A narrator is the person from whose perspective a story is told. The narrator narrates the text. A narrator only exists in fictional texts or in a narrative poem. The point of a narrator is to narrate a story, i.e., to tell the story.The second person narrator is a character in the text because he is telling the story to another person. Consequently, he is involved in the action of the story or participates in it in some way. The second person narrator is very rare in literature.Third-person limited: The author limits themself to one character’s perspective at a time, but the narrator knows what that chosen character feels or thinks. The author may use only one character’s POV throughout the whole book, or they may switch between multiple characters. Examples of Third Person Limited POV in Literature
What is the role of the narrator in a story?
The narrator, or the person telling the story, is one of the most important aspects of a text. A narrator can be a character in the story, or he or she might not appear in the story at all. In addition, a text can have multiple narrators, providing the reader with a variety of viewpoints on the text.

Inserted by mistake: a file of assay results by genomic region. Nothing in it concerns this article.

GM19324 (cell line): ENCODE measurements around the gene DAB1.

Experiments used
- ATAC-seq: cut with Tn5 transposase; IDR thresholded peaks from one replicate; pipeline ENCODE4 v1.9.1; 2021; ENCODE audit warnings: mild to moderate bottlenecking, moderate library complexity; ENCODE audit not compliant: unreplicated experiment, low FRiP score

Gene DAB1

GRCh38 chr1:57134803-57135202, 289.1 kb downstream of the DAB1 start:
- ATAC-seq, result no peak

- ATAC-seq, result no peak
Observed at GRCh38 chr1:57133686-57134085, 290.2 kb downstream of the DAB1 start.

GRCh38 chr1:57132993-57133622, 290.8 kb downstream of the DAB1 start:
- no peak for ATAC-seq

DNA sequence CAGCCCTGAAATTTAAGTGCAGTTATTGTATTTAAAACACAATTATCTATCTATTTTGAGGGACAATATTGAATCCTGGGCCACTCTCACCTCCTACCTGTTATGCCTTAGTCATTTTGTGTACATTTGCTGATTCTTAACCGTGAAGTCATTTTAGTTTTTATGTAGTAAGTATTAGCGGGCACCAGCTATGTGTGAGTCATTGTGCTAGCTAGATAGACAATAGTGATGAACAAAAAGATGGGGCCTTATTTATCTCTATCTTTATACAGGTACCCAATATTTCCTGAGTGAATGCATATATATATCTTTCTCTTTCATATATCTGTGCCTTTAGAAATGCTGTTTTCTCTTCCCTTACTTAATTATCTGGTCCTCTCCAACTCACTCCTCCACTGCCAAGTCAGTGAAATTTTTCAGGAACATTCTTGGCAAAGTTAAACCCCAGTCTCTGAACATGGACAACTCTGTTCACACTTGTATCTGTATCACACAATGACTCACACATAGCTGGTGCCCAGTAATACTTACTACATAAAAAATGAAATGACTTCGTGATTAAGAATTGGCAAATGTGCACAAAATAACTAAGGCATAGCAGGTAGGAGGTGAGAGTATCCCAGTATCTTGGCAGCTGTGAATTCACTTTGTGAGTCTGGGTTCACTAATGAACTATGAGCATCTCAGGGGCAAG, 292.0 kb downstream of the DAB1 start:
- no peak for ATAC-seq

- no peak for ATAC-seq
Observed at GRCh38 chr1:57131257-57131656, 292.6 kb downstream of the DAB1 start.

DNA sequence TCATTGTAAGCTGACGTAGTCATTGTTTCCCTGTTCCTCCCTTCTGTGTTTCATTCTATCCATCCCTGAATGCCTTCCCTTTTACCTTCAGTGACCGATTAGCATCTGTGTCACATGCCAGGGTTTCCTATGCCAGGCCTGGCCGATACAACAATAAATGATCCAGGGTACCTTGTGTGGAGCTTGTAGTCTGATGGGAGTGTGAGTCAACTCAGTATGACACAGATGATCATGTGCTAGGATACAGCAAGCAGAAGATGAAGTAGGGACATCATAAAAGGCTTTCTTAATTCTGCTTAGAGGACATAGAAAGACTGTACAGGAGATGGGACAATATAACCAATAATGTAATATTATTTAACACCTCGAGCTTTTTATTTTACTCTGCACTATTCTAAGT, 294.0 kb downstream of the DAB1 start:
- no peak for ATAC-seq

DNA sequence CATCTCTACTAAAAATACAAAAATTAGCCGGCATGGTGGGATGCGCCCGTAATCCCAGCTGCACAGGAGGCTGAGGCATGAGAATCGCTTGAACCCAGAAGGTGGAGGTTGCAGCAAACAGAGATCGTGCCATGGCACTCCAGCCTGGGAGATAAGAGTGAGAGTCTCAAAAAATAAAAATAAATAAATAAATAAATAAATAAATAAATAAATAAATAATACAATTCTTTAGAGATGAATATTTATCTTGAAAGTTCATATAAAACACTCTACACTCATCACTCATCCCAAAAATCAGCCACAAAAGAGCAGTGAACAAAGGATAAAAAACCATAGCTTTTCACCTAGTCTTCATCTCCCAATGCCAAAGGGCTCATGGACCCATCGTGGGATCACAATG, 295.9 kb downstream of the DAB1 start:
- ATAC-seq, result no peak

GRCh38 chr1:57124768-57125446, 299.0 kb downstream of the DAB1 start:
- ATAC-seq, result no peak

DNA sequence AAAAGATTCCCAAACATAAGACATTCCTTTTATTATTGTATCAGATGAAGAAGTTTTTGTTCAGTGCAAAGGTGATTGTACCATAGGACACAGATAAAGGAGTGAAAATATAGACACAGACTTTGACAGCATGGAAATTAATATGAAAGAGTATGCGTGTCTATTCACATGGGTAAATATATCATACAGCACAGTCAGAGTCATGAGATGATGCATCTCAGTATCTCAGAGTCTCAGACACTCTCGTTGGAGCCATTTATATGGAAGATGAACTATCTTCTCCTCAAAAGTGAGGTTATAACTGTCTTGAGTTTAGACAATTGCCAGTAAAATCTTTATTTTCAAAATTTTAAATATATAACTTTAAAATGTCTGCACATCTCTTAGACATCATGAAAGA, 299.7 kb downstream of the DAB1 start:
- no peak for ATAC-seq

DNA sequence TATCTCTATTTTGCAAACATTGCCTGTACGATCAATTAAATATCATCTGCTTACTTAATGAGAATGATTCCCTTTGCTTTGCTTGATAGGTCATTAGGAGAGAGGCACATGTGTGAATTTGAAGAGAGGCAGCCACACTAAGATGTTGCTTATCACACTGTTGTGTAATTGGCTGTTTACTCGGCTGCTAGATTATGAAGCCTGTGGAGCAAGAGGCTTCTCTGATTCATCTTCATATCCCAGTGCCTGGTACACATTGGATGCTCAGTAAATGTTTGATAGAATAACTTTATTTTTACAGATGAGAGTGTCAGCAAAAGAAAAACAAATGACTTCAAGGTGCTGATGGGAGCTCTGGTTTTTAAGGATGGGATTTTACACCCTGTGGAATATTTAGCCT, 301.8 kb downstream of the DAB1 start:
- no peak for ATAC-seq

How is the second person narrator a character in the text?
The second person narrator is a character in the text because he is telling the story to another person. Consequently, he is involved in the action of the story or participates in it in some way.
What can the reader learn about the narrator from the prologue?
Chaucer, as a participant narrator, comments throughout the text, keeping the reader abreast of who is speaking at any given time. The reader can actually learn a good deal about the narrator by noticing how he describes the various pilgrims during the Prologue.
What are the limitations of the narrator's perspective?
Furthermore, the narrator will have a limited perspective; he cannot tell what the other characters are thinking or doing, and his telling of the story is influenced by his feelings about the other characters, the setting of the story, and the plot.